"Lacan stressed more and more in his work the power and organizing principle of the symbolic, understood as the networks, social, cultural, and linguistic, into which a child is born. These precede the birth of a child, which is why Lacan can say that language is there from before the actual moment of birth. It is there in the social structures which are at play in the family and, of course, in the ideals, goals, and histories of the parents. This world of language can hardly be grasped by the newborn and yet it will act on the whole of the child's existence."

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ono

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Re: Terrence Malick
« Reply #25 on: November 14, 2003, 05:27:27 PM »
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By the way, what is the theme song for Badlands called?  It's such a great little ditty, but I can't seem to find it anywhere.  I think the credits said "Migration" by James Taylor, but that doesn't seem to help.  Is that correct?

godardian

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Re: Terrence Malick
« Reply #26 on: November 14, 2003, 05:45:49 PM »
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Quote from: Onomatopoeia
By the way, what is the theme song for Badlands called?  It's such a great little ditty, but I can't seem to find it anywhere.  I think the credits said "Migration" by James Taylor, but that doesn't seem to help.  Is that correct?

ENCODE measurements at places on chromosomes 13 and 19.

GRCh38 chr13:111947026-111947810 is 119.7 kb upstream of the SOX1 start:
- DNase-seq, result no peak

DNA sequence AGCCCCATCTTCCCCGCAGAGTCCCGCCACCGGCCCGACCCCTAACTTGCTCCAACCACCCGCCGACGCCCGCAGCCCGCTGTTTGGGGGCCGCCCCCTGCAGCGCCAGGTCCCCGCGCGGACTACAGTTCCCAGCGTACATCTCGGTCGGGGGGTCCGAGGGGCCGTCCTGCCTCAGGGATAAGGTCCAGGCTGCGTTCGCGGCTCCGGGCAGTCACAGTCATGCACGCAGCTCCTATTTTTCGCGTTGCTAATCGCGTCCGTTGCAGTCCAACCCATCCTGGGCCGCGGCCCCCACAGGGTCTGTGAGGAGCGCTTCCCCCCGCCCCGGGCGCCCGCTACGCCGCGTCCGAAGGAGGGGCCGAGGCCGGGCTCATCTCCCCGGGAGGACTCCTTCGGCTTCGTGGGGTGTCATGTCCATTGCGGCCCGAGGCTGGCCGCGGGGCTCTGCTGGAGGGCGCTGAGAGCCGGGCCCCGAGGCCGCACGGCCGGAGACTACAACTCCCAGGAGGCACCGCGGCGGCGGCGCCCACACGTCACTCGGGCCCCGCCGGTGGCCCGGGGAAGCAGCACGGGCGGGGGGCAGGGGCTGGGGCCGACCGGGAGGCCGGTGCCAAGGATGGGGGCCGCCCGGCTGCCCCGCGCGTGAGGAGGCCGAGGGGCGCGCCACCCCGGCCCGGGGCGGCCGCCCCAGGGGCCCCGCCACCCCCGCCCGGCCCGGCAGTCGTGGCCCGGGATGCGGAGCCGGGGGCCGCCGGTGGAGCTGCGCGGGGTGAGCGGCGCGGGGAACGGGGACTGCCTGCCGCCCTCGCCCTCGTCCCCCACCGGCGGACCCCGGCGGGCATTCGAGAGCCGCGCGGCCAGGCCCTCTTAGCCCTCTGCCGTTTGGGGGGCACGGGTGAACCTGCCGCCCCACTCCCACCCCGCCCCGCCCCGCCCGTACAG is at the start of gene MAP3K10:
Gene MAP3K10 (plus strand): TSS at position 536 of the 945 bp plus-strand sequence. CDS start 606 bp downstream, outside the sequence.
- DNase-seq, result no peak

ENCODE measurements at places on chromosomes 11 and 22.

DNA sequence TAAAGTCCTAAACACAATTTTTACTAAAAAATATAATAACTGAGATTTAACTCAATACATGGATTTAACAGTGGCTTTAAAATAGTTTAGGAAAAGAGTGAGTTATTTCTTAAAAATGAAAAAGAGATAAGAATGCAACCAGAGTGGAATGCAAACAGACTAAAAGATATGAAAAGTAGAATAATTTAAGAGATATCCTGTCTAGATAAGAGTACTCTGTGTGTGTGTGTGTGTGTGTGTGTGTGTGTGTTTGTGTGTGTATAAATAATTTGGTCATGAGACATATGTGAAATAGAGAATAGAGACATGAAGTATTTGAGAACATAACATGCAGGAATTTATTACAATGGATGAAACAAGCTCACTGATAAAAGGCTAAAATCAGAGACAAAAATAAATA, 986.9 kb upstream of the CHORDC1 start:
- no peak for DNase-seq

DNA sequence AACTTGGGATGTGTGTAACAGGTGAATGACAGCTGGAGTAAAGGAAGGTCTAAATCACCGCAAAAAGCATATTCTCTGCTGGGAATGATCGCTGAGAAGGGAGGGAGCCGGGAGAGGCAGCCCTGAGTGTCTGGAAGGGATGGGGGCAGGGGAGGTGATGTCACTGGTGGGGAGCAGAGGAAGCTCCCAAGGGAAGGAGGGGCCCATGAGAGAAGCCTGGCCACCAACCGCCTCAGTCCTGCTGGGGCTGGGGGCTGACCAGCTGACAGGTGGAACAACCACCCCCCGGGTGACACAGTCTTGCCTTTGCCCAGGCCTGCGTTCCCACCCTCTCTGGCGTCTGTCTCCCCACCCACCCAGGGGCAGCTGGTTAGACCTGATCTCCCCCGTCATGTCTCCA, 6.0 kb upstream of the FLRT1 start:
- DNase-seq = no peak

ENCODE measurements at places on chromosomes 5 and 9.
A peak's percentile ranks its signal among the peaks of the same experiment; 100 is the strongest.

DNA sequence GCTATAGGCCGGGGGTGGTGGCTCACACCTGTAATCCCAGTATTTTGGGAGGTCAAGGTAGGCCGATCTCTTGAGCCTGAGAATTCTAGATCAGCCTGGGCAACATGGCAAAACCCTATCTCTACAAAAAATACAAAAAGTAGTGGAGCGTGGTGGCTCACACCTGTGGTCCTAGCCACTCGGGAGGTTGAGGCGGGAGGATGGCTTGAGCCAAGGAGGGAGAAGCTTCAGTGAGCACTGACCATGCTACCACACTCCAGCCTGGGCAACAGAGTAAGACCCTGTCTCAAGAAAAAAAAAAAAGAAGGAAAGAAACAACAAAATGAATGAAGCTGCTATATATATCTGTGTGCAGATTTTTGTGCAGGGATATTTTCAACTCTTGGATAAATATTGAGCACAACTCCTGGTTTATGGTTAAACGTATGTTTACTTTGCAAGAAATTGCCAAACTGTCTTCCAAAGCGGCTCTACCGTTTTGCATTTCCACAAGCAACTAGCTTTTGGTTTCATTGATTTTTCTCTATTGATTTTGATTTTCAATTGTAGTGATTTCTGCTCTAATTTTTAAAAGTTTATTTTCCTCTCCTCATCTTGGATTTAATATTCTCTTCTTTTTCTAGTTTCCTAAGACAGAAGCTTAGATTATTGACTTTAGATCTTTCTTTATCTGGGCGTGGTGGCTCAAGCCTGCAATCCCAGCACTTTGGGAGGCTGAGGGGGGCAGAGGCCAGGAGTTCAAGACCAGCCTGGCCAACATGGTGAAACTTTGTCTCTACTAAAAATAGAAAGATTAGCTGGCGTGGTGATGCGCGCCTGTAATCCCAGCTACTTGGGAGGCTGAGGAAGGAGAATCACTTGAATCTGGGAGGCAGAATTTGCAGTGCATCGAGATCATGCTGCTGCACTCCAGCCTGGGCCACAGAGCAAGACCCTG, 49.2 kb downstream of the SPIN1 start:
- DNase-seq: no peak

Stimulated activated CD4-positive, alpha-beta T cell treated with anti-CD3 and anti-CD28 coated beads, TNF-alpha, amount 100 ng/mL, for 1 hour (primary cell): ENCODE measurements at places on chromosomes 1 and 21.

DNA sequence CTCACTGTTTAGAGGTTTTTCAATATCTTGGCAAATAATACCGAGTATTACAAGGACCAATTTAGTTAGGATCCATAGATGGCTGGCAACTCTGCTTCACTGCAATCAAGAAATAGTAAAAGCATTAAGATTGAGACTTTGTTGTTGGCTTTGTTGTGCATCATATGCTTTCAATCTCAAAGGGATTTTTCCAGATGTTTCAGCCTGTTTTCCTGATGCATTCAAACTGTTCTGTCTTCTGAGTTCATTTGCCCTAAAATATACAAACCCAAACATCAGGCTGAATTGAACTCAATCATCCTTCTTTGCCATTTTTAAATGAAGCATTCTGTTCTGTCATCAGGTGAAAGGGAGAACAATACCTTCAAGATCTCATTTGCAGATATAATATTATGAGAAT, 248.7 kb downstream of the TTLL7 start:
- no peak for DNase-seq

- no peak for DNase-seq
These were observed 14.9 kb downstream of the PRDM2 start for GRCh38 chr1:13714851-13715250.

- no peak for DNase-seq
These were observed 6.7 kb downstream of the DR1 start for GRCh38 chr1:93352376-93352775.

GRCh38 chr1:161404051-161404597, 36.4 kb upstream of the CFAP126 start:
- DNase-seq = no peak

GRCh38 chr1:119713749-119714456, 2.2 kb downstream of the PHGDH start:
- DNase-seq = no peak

No, it is a section of "Musica Poetica" by Carl Orff, a classical piece also used in Lynne Ramsay's Ratcatcher (a film that stands with anything by Malick- if you love Malick, you'll probably love it), and also Gus van Sant's Finding Forrester (blech- but he did use the music).
""Money doesn't come into it. It never has. I do what I do because it's all that I am." - Morrissey

"Lacan stressed more and more in his work the power and organizing principle of the symbolic, understood as the networks, social, cultural, and linguistic, into which a child is born. These precede the birth of a child, which is why Lacan can say that language is there from before the actual moment of birth. It is there in the social structures which are at play in the family and, of course, in the ideals, goals, and histories of the parents. This world of language can hardly be grasped by the newborn and yet it will act on the whole of the child's existence."

Stay informed on protecting your freedom of speech and civil rights.

MacGuffin

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Re: Terrence Malick
« Reply #27 on: November 14, 2003, 06:13:20 PM »
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Quote from: godardian
Quote from: Onomatopoeia